OUP user menu

Abnormal temporal difference reward-learning signals in major depression

P. Kumar, G. Waiter, T. Ahearn, M. Milders, I. Reid, J. D. Steele
DOI: http://dx.doi.org/10.1093/brain/awn136 2084-2093 First published online: 25 June 2008

Summary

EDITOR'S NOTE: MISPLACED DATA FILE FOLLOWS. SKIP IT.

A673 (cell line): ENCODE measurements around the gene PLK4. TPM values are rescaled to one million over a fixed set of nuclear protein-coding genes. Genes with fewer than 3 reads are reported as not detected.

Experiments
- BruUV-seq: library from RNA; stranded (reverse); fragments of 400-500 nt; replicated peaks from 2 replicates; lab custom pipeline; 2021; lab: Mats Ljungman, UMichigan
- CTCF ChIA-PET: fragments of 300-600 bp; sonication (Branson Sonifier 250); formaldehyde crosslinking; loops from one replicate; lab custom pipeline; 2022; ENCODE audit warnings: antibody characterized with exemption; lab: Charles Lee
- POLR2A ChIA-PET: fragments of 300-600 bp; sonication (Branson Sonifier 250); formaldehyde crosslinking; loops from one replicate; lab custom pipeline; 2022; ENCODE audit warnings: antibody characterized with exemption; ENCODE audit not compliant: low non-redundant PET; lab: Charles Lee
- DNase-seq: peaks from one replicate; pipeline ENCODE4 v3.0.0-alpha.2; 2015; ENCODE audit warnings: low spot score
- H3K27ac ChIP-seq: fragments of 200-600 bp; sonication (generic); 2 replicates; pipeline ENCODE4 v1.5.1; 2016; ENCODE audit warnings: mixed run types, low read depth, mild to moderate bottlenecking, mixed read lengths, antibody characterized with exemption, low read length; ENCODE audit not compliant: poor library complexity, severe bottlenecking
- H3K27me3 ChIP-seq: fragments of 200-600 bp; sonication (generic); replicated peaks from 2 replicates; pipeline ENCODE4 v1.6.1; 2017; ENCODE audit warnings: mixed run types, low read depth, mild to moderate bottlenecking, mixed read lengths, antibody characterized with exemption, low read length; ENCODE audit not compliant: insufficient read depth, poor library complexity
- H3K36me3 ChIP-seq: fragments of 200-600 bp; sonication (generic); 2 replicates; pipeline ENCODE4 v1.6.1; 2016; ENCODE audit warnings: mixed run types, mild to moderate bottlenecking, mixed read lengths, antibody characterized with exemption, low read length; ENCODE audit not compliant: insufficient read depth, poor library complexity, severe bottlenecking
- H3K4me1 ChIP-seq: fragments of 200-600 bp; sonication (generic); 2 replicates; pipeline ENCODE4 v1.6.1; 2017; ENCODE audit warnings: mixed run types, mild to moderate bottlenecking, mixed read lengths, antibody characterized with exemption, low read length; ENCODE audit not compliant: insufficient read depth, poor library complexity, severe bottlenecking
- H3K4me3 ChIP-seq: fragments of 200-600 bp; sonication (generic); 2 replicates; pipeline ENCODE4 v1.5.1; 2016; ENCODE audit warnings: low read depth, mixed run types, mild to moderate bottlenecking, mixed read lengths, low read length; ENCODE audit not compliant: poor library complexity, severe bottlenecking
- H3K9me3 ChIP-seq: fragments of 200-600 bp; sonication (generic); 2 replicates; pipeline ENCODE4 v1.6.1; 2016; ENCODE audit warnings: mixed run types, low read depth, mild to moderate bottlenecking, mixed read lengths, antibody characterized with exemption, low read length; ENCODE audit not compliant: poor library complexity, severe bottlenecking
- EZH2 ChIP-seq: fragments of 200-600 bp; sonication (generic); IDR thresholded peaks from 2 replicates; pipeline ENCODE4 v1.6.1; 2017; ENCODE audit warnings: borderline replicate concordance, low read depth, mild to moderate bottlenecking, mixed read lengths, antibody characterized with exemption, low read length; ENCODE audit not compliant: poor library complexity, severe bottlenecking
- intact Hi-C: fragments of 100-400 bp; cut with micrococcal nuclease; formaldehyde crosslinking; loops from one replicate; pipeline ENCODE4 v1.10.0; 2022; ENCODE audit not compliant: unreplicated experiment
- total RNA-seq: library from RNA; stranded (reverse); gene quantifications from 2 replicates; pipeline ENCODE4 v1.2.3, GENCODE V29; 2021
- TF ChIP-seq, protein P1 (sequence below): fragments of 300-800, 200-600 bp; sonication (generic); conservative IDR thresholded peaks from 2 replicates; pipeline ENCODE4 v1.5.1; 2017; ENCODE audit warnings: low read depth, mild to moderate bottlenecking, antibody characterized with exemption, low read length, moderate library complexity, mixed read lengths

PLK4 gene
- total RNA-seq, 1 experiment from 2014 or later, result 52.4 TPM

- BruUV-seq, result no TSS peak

Anhedonia is a core symptom of major depressive disorder (MDD), long thought to be associated with reduced dopaminergic function. However, most antidepressants do not act directly on the dopamine system and all antidepressants have a delayed full therapeutic effect. Recently, it has been proposed that antidepressants fail to alter dopamine function in antidepressant unresponsive MDD. There is compelling evidence that dopamine neurons code a specific phasic (short duration) reward-learning signal, described by temporal difference (TD) theory. There is no current evidence for other neurons coding a TD reward-learning signal, although such evidence may be found in time. The neuronal substrates of the TD signal were not explored in this study. Phasic signals are believed to have quite different properties to tonic (long duration) signals. No studies have investigated phasic reward-learning signals in MDD. Therefore, adults with MDD receiving long-term antidepressant medication, and comparison controls both unmedicated and acutely medicated with the antidepressant citalopram, were scanned using fMRI during a reward-learning task. Three hypotheses were tested: first, patients with MDD have blunted TD reward-learning signals; second, controls given an antidepressant acutely have blunted TD reward-learning signals; third, the extent of alteration in TD signals in major depression correlates with illness severity ratings. The results supported the hypotheses. Patients with MDD had significantly reduced reward-learning signals in many non-brainstem regions: ventral striatum (VS), rostral and dorsal anterior cingulate, retrosplenial cortex (RC), midbrain and hippocampus. However, the TD signal was increased in the brainstem of patients. As predicted, acute antidepressant administration to controls was associated with a blunted TD signal, and the brainstem TD signal was not increased by acute citalopram administration. In a number of regions, the magnitude of the abnormal signals in MDD correlated with illness severity ratings. The findings highlight the importance of phasic reward-learning signals, and are consistent with the hypothesis that antidepressants fail to normalize reward-learning function in antidepressant-unresponsive MDD. Whilst there is evidence that some antidepressants acutely suppress dopamine function, the long-term action of virtually all antidepressants is enhanced dopamine agonist responsiveness. This distinction might help to elucidate the delayed action of antidepressants. Finally, analogous to recent work in schizophrenia, the finding of abnormal phasic reward-learning signals in MDD implies that an integrated understanding of symptoms and treatment mechanisms is possible, spanning physiology, phenomenology and pharmacology.